(3.5) These 12 linked short stories, commissioned for BBC Radio 4, focus on travel and interconnectedness. Each is headed by a shorthand route from one airport to another, and at the destination we set out with a new main character who has crossed paths with the previous one. For instance, in YYZ SEA the writer Marion Mackenzie has to cancel a scheduled interview when her daughter Annie goes into labor. Theres bad news about the baby, and when Marion steps away from the hospital to get Annie a ...more
The Artisan Geek
Apr 30, 2019 rated it it was amazing  ·  review of another edition
Shelves: bookcase
14/5/19
My review is up on my Youtube channel: Turbulence Review


1/5/19
Loved it!! Such an beautiful display of humanity, how we in emotional situations are most vulnerable and open to others! Such a great read! This is going on my crushing pile of books to review on my Youtube channel!! :D

30/4/19
A sincere thank you to Scribner for sending over this book! I know I say this all the time, but I LOVE short stories!!! :D

You can find me on
Youtube | Instagram | Twitter | Tumblr | Website
Paul
Sep 14, 2019 rated it liked it  ·  review of another edition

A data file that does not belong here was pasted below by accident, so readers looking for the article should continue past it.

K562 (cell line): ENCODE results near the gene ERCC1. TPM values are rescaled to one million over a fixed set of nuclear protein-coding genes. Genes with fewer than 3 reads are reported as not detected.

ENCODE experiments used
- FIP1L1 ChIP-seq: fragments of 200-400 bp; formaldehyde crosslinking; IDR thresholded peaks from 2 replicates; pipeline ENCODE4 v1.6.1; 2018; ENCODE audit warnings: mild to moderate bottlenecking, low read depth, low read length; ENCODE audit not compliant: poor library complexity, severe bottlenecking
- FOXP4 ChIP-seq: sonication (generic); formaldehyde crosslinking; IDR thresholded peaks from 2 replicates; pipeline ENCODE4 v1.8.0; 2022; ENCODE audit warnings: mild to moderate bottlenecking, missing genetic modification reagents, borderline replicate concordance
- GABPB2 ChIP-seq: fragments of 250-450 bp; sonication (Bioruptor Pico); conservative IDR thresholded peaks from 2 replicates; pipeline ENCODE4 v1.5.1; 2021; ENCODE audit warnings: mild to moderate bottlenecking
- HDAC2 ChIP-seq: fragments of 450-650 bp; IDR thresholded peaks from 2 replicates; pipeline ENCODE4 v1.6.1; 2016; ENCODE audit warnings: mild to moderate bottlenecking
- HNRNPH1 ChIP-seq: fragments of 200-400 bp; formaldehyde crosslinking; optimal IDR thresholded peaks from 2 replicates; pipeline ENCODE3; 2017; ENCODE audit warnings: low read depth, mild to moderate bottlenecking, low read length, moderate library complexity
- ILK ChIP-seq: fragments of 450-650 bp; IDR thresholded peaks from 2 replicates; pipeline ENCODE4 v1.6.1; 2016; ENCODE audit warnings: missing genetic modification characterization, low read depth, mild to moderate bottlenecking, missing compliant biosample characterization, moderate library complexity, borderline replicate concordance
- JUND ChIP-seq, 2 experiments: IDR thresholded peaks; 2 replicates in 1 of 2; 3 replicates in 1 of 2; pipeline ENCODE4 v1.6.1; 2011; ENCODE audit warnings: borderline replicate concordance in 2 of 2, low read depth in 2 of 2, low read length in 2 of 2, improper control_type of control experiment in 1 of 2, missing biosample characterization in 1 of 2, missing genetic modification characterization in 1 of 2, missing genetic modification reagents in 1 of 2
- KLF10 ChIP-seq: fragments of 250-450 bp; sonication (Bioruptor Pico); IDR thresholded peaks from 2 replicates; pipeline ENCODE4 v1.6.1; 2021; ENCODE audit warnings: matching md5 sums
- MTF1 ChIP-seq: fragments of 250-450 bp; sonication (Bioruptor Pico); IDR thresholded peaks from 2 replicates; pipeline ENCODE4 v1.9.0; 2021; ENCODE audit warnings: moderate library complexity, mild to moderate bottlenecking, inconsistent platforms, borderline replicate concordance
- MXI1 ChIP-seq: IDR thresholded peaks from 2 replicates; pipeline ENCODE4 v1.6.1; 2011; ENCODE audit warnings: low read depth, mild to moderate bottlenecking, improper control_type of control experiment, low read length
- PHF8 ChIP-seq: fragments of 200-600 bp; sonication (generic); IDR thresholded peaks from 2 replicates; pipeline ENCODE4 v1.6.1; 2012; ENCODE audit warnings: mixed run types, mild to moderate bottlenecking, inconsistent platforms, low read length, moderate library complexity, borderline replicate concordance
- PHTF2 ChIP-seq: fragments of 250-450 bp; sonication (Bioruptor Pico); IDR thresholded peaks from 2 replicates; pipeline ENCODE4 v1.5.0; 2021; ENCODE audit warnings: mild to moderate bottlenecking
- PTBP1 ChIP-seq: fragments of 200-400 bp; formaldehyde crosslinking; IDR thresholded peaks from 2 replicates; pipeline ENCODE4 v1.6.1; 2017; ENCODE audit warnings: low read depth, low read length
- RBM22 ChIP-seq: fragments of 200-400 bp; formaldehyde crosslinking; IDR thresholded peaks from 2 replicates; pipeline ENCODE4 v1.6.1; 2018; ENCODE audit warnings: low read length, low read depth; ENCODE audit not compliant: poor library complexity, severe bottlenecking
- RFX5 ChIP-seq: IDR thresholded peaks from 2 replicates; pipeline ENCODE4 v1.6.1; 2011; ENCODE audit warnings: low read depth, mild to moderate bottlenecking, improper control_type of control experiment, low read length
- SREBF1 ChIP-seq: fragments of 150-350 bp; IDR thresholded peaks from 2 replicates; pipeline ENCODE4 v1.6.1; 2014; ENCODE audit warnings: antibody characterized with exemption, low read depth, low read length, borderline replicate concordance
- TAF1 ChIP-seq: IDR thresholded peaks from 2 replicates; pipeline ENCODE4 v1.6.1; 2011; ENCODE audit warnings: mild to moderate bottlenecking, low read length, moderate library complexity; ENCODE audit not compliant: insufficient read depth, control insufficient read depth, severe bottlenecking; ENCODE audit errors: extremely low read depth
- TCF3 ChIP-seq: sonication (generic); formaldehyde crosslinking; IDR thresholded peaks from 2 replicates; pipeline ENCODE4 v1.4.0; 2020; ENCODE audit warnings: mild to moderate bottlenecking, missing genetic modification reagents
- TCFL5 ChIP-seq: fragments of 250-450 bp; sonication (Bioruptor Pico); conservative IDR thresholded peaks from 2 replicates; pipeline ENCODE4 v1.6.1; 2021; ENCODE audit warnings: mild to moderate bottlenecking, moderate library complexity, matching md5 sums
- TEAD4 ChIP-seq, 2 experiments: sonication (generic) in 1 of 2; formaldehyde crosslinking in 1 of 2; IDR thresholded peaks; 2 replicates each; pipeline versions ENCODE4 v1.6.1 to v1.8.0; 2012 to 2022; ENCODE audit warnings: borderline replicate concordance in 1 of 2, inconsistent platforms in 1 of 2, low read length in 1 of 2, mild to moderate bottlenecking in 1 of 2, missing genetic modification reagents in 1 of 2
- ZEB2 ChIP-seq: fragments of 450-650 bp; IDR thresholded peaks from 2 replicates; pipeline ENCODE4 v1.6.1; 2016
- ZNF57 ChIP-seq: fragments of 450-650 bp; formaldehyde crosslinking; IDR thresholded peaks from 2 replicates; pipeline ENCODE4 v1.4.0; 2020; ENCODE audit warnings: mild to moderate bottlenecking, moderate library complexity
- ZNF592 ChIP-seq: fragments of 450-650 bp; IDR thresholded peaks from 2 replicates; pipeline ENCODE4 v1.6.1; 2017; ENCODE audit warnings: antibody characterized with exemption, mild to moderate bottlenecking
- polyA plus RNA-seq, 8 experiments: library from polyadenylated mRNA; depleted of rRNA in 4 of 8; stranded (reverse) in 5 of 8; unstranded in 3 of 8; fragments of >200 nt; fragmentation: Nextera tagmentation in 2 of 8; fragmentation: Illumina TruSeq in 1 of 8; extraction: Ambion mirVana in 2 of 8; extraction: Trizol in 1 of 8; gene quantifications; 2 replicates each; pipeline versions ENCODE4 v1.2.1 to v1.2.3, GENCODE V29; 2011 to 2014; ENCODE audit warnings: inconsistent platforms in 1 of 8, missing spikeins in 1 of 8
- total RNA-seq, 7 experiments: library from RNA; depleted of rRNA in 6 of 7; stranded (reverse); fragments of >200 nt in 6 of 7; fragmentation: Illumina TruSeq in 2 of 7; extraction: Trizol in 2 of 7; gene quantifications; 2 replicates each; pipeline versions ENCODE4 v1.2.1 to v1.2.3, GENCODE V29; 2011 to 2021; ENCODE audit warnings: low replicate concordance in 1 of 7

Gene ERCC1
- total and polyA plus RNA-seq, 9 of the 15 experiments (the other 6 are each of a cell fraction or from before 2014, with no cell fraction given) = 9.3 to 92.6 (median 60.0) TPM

Interesting collections of interwoven vignettes. I enjoyed the postulating idea that the human race is all connected. I, unfortunately, felt that the stories themselves were a little too simple. And every story tended to be depressing and or negative (humanity has to have at least one positive within it. right? Or what's the point?).
Tuti
Sep 05, 2019 rated it it was amazing  ·  review of another edition
loved it! superb collection of 12 interconnected short stories, exquisitely written, exploring the modern globalization of family and human relationship in general, with resulting air travels from spain or budapest to see a sick son or father in london, from quatar to budapest or toronto to seattle to see a daughter etc.
a quick, pleasurable, very intelligent, sad & funny read - highly recommended!
Jaclyn (sixminutesforme)